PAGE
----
But with an election around the corner, I’m going to break that taboo! I’m not going to tell you who to vote for, but I would suggest that climate change needs to be front and centre as we decide who’ll get our vote this Saturday. If climate matters to you, see this scorecard for the major Parties, put together by the Australian Conservation Foundation.
With a federal election on the horizon, how we vote as people of faith is very much a part of living authentic spiritual lives. Being spiritual does not give us an exemption from being “political”. Indeed, we are political whether we speak out or not, because to be silent when faced with injustices is to quietly collude, and is equally a political position. That’s why ARRCC regards it as important to offer a scorecard for people who want to make climate the key issue on which they vote.
FAITH LEADERS TO LABOR: WE WILL BLOCKADE
Several religious leaders have told key Labor MPs today that they are prepared to blockade at Adani’s Carmichael project sites and, if need be face arrest, in order to stop the mine from going ahead.
The announcement came at two interfaith ‘Funeral for Coal’ Vigils outside the offices of Opposition Leader, Bill Shorten, and Shadow Environment Minister Tony Burke. The faith leaders’ basic concern is that, given that coal is a major driver of climate change, the world cannot afford the opening up of new coal mines.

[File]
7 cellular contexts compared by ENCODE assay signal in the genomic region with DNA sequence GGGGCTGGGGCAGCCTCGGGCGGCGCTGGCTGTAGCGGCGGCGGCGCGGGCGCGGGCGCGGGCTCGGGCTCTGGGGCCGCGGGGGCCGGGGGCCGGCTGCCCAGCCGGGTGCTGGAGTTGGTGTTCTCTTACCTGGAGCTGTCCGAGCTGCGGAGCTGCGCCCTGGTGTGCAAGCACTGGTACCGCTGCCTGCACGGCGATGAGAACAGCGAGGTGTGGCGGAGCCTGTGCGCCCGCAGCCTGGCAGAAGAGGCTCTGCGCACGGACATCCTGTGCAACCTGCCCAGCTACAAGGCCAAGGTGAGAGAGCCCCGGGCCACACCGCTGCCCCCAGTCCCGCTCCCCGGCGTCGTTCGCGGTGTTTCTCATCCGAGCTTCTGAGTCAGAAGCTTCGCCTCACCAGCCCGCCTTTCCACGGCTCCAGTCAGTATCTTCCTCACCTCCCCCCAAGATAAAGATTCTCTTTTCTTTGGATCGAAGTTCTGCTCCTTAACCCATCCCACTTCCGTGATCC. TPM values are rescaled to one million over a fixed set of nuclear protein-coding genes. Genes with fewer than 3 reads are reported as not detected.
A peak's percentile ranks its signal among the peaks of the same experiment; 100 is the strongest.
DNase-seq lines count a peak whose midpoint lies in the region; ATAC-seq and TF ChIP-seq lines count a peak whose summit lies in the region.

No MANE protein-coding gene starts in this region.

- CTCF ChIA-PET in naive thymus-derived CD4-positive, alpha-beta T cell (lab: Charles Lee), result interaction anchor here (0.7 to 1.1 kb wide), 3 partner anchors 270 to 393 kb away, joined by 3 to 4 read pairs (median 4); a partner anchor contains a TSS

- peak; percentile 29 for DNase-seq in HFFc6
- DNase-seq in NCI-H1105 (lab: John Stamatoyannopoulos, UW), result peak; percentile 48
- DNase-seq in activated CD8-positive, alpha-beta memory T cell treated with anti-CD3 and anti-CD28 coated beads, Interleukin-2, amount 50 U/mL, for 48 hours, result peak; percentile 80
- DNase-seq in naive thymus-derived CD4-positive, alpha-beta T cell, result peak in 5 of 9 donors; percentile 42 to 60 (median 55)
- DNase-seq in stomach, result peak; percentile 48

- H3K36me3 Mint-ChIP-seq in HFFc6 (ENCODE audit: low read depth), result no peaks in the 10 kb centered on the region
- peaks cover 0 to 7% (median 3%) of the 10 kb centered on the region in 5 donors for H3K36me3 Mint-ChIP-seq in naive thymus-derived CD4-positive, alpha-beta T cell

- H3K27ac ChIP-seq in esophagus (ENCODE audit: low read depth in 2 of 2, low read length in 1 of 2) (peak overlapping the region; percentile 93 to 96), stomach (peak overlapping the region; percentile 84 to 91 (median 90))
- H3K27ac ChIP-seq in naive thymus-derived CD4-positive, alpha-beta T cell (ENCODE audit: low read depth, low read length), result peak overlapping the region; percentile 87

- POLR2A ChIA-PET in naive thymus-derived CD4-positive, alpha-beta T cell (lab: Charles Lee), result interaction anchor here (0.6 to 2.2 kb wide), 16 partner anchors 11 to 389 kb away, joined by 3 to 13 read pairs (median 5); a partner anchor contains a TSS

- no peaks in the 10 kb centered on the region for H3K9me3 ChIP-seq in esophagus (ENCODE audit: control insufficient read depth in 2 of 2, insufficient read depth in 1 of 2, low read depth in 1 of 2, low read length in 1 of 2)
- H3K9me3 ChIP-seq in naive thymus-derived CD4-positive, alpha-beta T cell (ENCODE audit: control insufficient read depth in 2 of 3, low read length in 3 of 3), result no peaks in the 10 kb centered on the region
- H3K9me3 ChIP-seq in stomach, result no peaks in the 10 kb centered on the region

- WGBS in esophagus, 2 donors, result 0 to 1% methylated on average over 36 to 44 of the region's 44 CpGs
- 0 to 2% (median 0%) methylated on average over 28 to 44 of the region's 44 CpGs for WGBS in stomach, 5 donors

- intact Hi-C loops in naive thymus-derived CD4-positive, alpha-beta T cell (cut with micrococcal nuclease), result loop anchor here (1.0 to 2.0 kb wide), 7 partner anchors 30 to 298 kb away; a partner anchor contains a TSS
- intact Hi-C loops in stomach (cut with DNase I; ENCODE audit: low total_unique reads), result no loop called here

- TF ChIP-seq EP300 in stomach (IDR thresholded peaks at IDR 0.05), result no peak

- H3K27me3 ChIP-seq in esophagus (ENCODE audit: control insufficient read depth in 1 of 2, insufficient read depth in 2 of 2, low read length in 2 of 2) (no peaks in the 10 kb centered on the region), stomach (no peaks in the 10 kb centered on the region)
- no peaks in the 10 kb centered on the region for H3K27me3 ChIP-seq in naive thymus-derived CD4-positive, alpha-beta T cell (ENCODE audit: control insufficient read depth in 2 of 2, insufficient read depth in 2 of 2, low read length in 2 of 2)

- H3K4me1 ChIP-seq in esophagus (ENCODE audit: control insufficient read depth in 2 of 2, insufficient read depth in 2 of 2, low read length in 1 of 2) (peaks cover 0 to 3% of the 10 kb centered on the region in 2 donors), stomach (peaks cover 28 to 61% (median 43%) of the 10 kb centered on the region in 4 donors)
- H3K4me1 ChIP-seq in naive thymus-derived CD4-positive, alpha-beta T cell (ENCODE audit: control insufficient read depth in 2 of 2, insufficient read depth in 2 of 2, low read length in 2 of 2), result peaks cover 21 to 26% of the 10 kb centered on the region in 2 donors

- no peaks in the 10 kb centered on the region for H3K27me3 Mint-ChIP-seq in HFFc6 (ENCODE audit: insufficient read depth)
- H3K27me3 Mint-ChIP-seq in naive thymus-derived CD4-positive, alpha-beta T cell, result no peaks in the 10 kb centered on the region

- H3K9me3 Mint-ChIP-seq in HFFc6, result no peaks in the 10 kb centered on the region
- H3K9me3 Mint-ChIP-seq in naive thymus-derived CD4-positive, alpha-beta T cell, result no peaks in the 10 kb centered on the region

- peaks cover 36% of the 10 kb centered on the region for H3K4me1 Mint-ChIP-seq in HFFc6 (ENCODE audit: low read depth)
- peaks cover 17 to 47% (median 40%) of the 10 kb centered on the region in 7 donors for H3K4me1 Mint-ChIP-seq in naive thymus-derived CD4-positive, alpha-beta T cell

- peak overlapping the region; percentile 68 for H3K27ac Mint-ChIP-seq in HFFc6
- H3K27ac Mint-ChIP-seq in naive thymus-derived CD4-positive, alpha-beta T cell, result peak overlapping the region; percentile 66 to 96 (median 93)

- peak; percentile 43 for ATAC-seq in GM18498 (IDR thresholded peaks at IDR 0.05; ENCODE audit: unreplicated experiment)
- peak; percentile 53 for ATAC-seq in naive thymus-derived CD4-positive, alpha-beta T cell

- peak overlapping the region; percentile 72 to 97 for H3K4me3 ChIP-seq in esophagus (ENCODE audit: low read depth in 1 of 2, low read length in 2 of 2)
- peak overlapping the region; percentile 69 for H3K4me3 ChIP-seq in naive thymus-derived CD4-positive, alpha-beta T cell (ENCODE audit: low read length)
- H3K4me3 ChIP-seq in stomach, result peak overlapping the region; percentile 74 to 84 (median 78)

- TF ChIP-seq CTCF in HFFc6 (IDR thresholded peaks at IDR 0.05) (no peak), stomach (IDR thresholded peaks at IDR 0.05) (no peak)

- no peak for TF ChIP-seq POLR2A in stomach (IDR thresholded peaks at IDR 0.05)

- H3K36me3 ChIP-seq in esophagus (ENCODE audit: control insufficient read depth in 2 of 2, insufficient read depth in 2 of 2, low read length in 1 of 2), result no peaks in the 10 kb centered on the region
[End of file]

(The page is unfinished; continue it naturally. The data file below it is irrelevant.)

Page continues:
Photo by Julian Meehan. Dharmachari Tejopala and Rabbi Jonathan Keren-Black with group outside Bill Shorten's office.
Sign and send this letter to Labor
It’s true that Labor listens to pro-environmental advocates more than the Coalition ever has, but the Party has a long way to go when it comes to coal mining. In the SMH on 8 Feb, Chris Bowen said that Labor would not block Adani’s Carmichael mine if it wins office. No! This is all the more disappointing because Mr Bowen is the Shadow Treasurer, so a very influential person in the Shadow Cabinet. And he’s not the only influential Labor MP who thinks like this.
Please write to Mr Bowen with this template letter and let him know this is ethically unacceptable!
You are invited to edit the text, knowing your own words would be more effective. If your local MP is Labor, you have the opportunity to cc her/him so they know your views too.
Not all of us can get to the front lines to highlight the insanity of a new coal mining project which jeopardises our collective future. But some of us can. Greg Rolles is a Quaker and he is one of those people. Here he challenges readers to think outside the box.....
“I know you’ve been through this before, so I won’t bore you with the details.” The Queensland police sergeant had hold of my right arm stretched out in front of me, his constable my other. My legs were like jelly after spending three hours in the tripod. The constable had spent a significant amount of that time tapping a rock on the metallic structure trying to wear me out with the incessant banging, and I wondered how his arm was doing. I drew in a deep breath as I began my stay with Lady Justice. No, not Lady Justice. If the law were just, I’d be set free. Let me do that again.
Greg Rolles on a tripod. Photo credit: FLAC.
Towards the end of 2018, Rabbis across Melbourne were invited to meet with Scott Morrison, who I note is still described as ‘Our Prime Minister, Scott Morrison, in case you might think that the position has changed hands again whilst you weren’t tuned in!
I had a discussion with my wife about whether I should dress in a suit, or wear my ‘Stop Adani’ T-shirt.